PK: In your opinion, at these early stages, do you feel that there is cause for concern about the way the company was governed?
SH: I think there must be enormous cause for concern about how the company was governed. That is not a conclusive point of view because we need to look into these matters.
PK: What action have you taken that could have in any way altered the direction of Carillion in the last two years?
SH: What we do not have the ability to do is to see into the way the company is running, is developing its business model and so on.
Antoinette Sandbach (AS): Your chairman made an announcement that the FRC had been actively monitoring the situation at Carilliion for some time. When did that monitoring start?
SH: The monitoring of the audit I think is what was being referred to there. That started after the profit warning in July.
AS: 10 July 2017?
AS: But as you have referred to, you have already gone in and raised concerns with KPMG about the audit in 2015-16.
SH: I was talking about concerns we had with the company about their report and accounts rather than with the audit. I think the last time we reviewed the audit was 2012 with KPMG.
FF: Two of the last three finance directors of Carillion came from KPMG. KPMG has conducted the audit for the last 19 years. Did that not sound a warning to you? Given the oligarchy that now exits among the accountancy firms, shouldn’t we be considering a recommendation to the government to break them up?
SH: We feel there should be more competition in the major accounting and audit area. We asked the Competition Commission in 2012 to do a review and they did. They made a number of recommendations that have been implemented. To some degree, there is more competition among the big four themselves but there has been no entry to the market by other firms at that top end of the corporate sector.
FF: There would be if you broke the companies up.
SH: I think the Competition Commission – the CMA now – at some point will need to review the effectiveness of what they recommended and look at it again. There are rules about the extent to which auditors can join companies. I think there is a two-year cooling off period. I would have to check what the situation is.
FF: But they are all mates, aren’t they? There are four companies dominating the scene. They appear in all papers in one guise or another. You are going to recommend that the relevant body looks at breaking up these companies?
SH: We are going to propose to the CMA that they look again at whether there can be more competition in the sector. What the remedy is I think is for them. We have strengthened what we call the independence rules in relation to the extent to which an audit firm can be engaged with a client to provide non-audit services and the extent to which auditors and company directors can move between those institutions. They were changed in 2016 and they are certainly much stronger than they were.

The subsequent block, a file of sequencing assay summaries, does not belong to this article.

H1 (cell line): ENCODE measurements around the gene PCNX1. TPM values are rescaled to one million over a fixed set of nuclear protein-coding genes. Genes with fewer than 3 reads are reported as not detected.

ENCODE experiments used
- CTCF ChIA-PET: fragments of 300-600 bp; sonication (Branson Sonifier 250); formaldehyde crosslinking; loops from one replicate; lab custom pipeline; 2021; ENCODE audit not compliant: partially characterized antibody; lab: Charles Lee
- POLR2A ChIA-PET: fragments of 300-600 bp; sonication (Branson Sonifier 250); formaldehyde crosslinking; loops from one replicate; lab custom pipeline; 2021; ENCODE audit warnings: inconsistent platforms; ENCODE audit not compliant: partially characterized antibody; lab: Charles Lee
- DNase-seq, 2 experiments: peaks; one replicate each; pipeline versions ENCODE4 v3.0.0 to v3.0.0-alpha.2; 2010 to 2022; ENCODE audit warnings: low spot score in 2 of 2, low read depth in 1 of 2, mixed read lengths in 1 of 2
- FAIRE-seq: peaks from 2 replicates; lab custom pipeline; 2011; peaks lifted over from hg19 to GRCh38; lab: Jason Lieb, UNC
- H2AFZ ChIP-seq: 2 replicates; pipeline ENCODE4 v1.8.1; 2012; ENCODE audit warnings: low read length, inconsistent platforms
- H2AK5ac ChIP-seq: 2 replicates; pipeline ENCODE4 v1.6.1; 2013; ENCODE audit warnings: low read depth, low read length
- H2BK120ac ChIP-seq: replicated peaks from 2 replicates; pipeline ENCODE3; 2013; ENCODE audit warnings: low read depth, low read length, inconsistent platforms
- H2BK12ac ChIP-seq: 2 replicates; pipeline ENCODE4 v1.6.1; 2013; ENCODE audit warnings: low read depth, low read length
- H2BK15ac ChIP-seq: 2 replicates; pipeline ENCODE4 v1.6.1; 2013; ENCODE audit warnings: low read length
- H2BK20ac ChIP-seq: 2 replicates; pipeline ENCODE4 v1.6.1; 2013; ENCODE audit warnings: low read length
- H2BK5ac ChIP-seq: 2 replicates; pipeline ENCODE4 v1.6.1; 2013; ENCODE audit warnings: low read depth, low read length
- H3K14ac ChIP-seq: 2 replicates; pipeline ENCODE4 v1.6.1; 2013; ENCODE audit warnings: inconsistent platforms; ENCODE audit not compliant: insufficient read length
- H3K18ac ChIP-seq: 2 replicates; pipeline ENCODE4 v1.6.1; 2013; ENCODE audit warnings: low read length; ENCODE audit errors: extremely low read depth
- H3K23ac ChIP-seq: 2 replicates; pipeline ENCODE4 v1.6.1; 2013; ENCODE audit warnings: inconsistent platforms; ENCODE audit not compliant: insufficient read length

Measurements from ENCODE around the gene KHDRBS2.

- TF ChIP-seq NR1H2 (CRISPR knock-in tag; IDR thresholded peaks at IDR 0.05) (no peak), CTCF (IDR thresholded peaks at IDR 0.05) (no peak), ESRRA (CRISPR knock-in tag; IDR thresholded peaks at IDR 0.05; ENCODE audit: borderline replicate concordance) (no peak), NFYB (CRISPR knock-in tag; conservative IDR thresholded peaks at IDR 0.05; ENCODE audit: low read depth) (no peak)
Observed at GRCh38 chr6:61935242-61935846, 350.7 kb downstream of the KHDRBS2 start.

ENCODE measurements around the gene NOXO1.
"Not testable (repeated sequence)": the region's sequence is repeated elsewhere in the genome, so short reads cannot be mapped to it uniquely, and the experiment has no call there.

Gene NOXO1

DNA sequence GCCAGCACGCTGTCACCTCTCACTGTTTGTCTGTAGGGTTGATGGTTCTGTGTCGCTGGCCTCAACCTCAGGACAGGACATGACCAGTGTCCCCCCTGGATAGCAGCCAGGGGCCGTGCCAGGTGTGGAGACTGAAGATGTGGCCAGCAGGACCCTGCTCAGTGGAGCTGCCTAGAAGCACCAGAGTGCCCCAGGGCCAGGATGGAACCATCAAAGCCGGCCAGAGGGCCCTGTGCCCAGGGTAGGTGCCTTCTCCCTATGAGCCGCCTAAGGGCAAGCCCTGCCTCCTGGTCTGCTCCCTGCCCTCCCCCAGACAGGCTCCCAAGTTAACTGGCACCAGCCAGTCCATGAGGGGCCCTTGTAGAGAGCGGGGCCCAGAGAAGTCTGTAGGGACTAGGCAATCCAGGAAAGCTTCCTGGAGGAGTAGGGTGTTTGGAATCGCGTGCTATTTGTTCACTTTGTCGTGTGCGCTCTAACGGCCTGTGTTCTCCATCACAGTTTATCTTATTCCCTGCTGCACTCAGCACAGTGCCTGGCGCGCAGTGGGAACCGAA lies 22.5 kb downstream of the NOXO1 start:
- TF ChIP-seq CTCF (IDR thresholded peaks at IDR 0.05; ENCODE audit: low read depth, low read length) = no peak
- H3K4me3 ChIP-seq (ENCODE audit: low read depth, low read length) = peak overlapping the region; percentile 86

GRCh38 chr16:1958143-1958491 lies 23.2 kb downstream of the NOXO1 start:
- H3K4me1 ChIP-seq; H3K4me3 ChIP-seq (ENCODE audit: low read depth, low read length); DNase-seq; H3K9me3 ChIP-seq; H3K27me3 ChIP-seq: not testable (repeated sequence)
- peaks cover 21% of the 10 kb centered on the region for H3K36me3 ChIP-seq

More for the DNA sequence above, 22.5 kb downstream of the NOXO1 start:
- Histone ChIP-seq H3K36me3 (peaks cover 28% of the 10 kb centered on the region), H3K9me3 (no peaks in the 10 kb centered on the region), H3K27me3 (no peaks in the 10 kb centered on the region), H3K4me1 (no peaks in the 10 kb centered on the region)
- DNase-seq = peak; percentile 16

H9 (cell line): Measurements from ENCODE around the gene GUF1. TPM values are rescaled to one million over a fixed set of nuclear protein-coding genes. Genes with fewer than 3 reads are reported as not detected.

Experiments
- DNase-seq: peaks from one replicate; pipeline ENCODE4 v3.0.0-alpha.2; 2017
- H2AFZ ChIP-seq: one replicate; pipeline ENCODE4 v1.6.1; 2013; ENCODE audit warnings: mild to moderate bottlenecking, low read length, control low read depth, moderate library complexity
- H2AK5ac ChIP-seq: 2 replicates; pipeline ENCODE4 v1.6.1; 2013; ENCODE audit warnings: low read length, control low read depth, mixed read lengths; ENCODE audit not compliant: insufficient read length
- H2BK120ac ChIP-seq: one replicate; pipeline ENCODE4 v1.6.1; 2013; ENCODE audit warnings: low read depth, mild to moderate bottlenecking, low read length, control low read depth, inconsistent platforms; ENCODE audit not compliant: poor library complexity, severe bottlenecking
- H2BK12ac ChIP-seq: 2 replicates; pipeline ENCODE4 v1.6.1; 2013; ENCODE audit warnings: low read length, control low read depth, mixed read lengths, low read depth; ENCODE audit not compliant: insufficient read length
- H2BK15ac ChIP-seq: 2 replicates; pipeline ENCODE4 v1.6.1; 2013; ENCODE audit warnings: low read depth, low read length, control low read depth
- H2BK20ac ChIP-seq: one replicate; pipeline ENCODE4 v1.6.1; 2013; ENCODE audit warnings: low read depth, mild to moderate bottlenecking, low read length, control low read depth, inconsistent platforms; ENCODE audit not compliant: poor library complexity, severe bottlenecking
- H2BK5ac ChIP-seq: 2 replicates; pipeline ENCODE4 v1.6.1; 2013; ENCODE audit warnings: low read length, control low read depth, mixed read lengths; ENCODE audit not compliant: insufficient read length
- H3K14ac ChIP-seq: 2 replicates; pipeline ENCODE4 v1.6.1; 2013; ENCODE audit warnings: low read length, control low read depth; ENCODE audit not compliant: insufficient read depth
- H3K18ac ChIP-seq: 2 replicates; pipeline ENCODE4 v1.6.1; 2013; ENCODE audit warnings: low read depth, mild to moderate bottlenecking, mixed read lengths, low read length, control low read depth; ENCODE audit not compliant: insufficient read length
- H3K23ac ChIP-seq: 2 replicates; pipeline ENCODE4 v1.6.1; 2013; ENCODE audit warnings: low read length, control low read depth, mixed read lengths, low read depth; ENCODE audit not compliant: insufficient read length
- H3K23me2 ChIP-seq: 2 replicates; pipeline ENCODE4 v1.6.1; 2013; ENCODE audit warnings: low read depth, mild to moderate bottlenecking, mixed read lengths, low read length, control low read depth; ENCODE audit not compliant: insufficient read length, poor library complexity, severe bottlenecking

Chair: KPMG has been the auditor of Carillion since its inception, for 19 years, and had earned £30m worth of fees during that period. Is it FRC’s view that it is appropriate or good practice to have the same auditor for almost 20 years?
SH: The law requires the audit to be re-tendered after 10 years. The incumbent can keep that role for 20 years. That is what the law says.
Chair: Do you think perhaps that law needs revisiting with fresh eyes?
SH: Those regulations came in only less than two years ago. I think we need to review them to see how they are working. One of the things that is happening is the combination of rotation and the independence rules means that in some sectors we may well end up with even fewer than four people competing for the job. There are things that we need to review.
Chair: Do you know what the biggest asset was on Carillion’s balance sheet?
SH: Goodwill, I think.
Chair: Goodwill was worth £1.57bn. That seems quite surprising. Is it good practice to have goodwill as the biggest asset on your balance sheet? Without goodwill the liabilities would have been greater than the assets. It was only the goodwill that kept the assets higher.
SH: It is not untypical. What is happening is that increasingly companies’ balance sheets are made up of goodwill. They are made up of intangible assets rather than bricks and mortar and all the rest of it.
FF: Can you tell us what goodwill is, Stephen?
SH: I can’t give you the strict accounting definition, but it is…
FF: It is an item that disappears once the company is in trouble, isn’t it?
SH: Absolutely. I think this whole issue about how to account for intangible assets and whether too much of the proportion of the balance sheet is in that sort of asset is something that, frankly, we are all struggling with.